Matters are only complicated when those so-so observations are transcribed into our malleable memories. Contrary to popular belief, human memory isn’t a pristine copy like a video recording, but instead “more akin to putting puzzle pieces together,” cognitive psychologist Elizabeth Loftus told Scientific American in 2010. Knowing this, Loftus has unsettlingly been able to create false memories of a childhood event that never occurred in 25% of test subjects (a MIT team was recently able to achieve something similar with mice). Even so-called “flashbulb memories,” those of traumatic events that produce a clear and lasting image, have been shown to deteriorate at the same rate as ordinary memory – they only SEEM more vivid.

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Unflappable Duke University researchers Jennifer Talarico and David Rubin somehow had the wherewithal to use the September 11, 2001 World Trade Center tragedy to show that memories of the terrible event were no more accurate 8 months later than everyday memories.

Loftus has spent much of her 40+ year career studying these subjects and trying to hammer them home to the American legal system. Her work and that of others helped inspire the Innocence Project, a non-profit organization founded in 1992 to help fight wrongful convictions with the use of DNA testing. In the last 20 years, the Project has exonerated over 300 people, 18 of whom had been sentenced to death. Loftus’ greatest victory to date came in July of 2012, when the New Jersey Supreme Court ordered that all jurors be informed, as part of standard procedure, of the fallibility of memory and eyewitness testimony. Loftus continues to work to see similar changes made in more states.

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Brian Banks (right) is just one of the wrongfully convicted people freed by the Innocence Project. He spent 5 years in jail for a rape he didn’t commit before being released. Image from thestory.org.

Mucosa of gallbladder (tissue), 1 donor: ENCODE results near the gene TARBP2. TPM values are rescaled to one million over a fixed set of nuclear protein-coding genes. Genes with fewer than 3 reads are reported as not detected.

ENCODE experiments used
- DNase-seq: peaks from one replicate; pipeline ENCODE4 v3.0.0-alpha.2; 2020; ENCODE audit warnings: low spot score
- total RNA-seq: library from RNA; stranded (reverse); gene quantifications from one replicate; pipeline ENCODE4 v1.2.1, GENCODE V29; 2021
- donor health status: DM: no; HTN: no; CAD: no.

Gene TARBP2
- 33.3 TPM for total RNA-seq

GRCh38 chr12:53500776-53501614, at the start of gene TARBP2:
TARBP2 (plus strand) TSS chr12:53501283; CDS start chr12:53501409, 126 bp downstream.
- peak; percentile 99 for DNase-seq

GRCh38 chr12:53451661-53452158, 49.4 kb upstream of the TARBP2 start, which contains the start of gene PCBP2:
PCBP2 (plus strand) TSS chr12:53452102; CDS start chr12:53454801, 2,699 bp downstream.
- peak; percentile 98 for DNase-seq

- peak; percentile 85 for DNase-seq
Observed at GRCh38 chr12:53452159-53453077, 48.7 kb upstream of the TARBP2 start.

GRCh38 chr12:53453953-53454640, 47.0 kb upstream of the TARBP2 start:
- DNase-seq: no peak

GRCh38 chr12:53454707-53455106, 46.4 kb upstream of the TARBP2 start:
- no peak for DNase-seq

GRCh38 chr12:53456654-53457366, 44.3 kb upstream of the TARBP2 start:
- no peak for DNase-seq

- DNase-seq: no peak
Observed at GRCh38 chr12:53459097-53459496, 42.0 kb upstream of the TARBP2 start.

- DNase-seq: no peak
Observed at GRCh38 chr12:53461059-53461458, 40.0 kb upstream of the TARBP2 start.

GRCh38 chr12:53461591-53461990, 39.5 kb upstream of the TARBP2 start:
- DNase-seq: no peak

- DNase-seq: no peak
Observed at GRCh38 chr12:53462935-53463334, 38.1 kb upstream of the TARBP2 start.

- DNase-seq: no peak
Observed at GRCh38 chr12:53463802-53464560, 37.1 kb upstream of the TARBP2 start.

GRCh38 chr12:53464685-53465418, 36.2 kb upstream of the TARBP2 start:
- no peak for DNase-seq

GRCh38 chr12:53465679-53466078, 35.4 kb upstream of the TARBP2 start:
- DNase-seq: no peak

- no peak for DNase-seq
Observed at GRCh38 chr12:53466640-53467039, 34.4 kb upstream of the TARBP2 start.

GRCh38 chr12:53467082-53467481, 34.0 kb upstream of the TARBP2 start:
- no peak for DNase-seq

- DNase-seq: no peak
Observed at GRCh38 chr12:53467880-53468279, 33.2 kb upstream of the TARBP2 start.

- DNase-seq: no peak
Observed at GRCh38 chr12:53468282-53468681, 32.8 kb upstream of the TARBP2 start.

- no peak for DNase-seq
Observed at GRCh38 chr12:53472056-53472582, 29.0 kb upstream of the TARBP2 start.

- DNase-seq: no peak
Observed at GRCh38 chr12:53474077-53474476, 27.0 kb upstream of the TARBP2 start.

So hopefully we won’t have another Satanic panic like the one that erroneously locked up Paul Ingram around the turn of the 21st century. As detailed in Lawrence Wright’s account, Remembering Satan: A Tragic Case of Recovered Memory, Ingram was cajoled into developing false memories that HE HIMSELF had committed terrible ritualistic abuses of his own children, including things that couldn’t possibly have been true. Those memories had supposedly been “repressed,” as some alien abductee advocates claim of their own experiences, even though documentation of such a phenomenon is virtually non-existent in the psychological literature. Ingram was first arrested in 1988 and wasn’t released from prison until 2003.

Understanding Better Than Seeing

There’s an old chestnut that says the American jury system is the worst good idea ever. As we learn more about how we see the world around us and how that information is processed, the aphorism only becomes more poignant. But hey, as G.I. Joe says, knowing is half the battle. Now we can begin trying to fix it. No one should be punished for crimes they haven’t committed.